“For those who believe, no proof is necessary. For those who don’t believe, no proof is possible.”
–Stuart Chase, 20th century American economist and social commentator
When your reputation is on the line, your ability to save it depends on what other people believe. That in turn depends not just upon the facts, but upon your believability.
Never lose sight of this. Whenever allegations are made, you always face an uphill fight. Society is more cynical than ever before. It’s easier to believe the bad than it is to hope for the good. It’s also satisfying to watch the powerful fall, in a voyeuristic sort of way.
It wasn’t always so. At least that’s what we’d like to believe. In our minds, we’ve created an idealized “good old days” when life was simpler and safer and men were more moral. Think Jimmy Stewart’s stereotypical character George Bailey in the 1940s film “It’s a Wonderful Life.”
Compare that with today. Corruption is rampant among businesses and elected officials. In Los Angeles County alone, those running half a dozen cities are accused of violating the public trust. On a list of things they admire least, Americans rank Congress below cockroaches, root canals and ebola.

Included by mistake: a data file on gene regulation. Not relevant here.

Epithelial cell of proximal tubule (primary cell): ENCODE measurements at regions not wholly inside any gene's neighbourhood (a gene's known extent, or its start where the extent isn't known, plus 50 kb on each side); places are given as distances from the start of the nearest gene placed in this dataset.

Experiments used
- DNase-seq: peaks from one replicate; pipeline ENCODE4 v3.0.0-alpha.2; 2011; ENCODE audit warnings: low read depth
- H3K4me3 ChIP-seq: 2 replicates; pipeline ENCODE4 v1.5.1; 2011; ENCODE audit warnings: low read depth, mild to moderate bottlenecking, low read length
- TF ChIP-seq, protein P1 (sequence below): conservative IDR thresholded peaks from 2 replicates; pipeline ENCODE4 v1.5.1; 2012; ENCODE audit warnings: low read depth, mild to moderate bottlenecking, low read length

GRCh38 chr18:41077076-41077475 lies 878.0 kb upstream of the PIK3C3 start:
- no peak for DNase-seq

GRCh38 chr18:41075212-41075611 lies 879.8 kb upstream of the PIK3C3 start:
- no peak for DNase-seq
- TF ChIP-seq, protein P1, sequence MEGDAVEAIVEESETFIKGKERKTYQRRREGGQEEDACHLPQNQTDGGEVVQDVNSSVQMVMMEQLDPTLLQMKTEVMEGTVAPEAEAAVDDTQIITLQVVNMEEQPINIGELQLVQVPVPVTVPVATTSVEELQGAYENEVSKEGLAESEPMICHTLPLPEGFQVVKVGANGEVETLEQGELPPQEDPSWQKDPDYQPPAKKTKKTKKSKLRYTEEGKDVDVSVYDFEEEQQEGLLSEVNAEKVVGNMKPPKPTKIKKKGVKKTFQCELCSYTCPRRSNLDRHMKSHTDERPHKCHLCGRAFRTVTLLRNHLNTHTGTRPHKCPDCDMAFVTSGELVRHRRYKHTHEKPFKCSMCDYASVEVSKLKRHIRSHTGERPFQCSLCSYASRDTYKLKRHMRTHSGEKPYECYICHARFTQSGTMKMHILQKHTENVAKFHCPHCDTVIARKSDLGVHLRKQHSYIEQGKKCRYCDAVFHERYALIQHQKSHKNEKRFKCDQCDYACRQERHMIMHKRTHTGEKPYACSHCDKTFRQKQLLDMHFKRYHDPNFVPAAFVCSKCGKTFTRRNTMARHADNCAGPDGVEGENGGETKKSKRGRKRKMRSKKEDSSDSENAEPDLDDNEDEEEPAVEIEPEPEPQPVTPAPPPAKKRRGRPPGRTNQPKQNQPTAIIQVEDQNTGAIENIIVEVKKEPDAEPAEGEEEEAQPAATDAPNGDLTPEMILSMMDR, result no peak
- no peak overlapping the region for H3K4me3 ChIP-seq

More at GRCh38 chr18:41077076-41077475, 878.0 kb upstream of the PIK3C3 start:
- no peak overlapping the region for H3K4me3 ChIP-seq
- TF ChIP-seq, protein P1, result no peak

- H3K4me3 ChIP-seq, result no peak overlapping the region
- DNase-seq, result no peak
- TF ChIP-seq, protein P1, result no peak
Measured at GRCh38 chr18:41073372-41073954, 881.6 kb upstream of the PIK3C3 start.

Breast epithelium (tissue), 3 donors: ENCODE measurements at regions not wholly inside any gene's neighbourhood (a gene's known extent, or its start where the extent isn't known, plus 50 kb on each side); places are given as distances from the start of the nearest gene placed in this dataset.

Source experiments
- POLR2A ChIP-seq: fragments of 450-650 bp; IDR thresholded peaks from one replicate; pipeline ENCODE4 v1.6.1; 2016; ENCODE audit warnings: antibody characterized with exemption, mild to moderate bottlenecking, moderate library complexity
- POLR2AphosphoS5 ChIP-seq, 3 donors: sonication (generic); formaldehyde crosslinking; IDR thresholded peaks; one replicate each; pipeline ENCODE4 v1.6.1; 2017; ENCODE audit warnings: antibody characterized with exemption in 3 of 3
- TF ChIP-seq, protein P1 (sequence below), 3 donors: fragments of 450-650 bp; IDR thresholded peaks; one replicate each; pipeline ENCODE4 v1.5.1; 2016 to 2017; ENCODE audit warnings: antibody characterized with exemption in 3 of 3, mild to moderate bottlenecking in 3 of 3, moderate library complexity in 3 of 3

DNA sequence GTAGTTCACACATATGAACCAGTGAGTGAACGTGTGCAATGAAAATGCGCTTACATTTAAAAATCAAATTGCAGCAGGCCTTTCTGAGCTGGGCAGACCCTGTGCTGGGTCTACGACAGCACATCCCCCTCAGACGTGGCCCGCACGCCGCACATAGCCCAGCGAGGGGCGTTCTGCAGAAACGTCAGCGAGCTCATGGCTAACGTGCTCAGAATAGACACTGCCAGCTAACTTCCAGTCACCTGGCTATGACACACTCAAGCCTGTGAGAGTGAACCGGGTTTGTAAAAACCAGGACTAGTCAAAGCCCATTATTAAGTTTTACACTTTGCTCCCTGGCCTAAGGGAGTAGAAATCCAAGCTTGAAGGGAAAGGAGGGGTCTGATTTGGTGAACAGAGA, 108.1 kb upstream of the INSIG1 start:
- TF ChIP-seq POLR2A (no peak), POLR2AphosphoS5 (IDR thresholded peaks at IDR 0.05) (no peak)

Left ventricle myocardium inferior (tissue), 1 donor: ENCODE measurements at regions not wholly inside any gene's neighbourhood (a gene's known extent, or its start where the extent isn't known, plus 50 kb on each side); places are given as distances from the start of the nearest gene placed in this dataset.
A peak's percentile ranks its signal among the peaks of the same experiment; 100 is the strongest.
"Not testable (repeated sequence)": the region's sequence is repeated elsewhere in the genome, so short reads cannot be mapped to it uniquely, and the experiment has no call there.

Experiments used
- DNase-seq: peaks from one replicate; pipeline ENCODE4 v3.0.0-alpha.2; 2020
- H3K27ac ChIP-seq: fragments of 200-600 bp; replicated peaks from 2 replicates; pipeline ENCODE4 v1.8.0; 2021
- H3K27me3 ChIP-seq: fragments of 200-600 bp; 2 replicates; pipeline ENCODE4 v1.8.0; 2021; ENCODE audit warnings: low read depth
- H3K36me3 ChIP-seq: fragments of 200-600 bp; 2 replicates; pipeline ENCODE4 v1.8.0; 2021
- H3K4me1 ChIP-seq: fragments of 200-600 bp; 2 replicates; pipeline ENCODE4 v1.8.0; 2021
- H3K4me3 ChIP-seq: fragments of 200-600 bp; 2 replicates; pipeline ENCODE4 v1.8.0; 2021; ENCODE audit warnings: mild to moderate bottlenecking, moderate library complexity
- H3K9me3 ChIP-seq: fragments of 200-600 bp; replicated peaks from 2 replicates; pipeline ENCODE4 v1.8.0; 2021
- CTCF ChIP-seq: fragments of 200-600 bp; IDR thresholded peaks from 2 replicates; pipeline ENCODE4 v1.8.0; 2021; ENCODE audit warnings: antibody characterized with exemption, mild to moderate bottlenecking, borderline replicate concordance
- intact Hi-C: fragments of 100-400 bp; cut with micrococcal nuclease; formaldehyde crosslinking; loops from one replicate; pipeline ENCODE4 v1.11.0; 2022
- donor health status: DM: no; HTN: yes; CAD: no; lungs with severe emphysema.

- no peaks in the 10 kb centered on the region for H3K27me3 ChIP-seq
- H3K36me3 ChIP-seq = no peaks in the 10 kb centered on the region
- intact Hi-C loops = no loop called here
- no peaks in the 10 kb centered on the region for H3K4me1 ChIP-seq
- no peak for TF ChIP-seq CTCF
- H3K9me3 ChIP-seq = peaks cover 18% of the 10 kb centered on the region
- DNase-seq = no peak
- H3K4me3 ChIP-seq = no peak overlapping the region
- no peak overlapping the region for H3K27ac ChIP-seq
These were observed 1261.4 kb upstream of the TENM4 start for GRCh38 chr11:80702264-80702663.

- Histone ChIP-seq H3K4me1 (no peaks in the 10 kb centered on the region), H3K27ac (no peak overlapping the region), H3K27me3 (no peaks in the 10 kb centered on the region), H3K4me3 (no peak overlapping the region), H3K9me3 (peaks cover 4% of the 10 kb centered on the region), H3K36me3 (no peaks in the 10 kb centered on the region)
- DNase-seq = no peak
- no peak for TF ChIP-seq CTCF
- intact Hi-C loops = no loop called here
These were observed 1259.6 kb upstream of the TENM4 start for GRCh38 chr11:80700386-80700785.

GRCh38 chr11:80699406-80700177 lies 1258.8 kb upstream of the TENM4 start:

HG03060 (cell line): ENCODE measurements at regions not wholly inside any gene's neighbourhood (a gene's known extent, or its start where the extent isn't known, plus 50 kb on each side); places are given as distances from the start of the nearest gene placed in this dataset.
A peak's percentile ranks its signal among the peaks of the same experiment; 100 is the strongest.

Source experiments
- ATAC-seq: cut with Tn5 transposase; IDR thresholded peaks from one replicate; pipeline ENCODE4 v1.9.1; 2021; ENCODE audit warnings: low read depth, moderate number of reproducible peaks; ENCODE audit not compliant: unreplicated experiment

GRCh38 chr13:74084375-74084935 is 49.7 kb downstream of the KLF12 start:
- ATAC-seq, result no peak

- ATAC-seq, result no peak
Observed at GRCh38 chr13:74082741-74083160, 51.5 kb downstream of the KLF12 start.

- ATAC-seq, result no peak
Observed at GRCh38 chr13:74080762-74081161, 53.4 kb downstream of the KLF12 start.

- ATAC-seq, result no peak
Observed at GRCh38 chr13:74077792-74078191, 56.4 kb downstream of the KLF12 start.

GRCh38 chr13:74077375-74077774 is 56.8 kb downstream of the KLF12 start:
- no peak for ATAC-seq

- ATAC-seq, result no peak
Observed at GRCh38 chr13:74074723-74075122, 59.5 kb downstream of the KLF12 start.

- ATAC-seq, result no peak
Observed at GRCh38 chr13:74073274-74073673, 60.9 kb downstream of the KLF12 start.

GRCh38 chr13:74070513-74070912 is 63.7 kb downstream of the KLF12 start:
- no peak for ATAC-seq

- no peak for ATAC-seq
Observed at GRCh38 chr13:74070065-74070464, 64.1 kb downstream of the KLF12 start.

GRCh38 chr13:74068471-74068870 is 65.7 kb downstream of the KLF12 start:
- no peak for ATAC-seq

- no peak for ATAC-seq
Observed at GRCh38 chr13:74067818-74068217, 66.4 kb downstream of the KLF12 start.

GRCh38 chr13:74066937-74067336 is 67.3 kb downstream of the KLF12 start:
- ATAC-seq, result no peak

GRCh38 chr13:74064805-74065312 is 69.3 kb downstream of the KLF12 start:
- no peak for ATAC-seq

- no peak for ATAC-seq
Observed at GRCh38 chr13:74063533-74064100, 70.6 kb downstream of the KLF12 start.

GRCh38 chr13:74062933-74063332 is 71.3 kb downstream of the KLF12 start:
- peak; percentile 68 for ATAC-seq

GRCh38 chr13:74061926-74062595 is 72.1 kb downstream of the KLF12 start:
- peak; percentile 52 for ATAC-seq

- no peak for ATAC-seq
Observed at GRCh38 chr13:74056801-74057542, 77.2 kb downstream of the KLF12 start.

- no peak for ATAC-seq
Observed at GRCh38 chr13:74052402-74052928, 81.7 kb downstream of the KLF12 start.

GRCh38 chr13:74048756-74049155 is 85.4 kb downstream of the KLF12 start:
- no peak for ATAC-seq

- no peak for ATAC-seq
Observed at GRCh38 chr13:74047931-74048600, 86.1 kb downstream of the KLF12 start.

What’s this mean for protecting reputations? Simple. If accusations are made, you’re presumed guilty until proven innocent. Even if the allegations are ultimately found false, the stench of perceived impropriety will linger. The media is at least partly responsible because bad news is big news, while good news is buried.
That’s why Crisis & Reputation Management has two parts: Fixing the immediate problem, then providing a narrative for long-term redemption. The latter takes longer but is equally important, if not more so. If you don’t do what’s necessary to repair your reputation for the future, the immediate fix might not hold — and the tarnish will return.
“Because Reputation Is Your Most Valuable Asset”
Gillott Communications is a Los Angeles-based public relations firm that specializes in high-stakes Crisis & Reputation Management. If you don’t already subscribe, please sign up for our blog Insights on High-Stakes PR. You can reach Roger Gillott directly at 310-826-8696.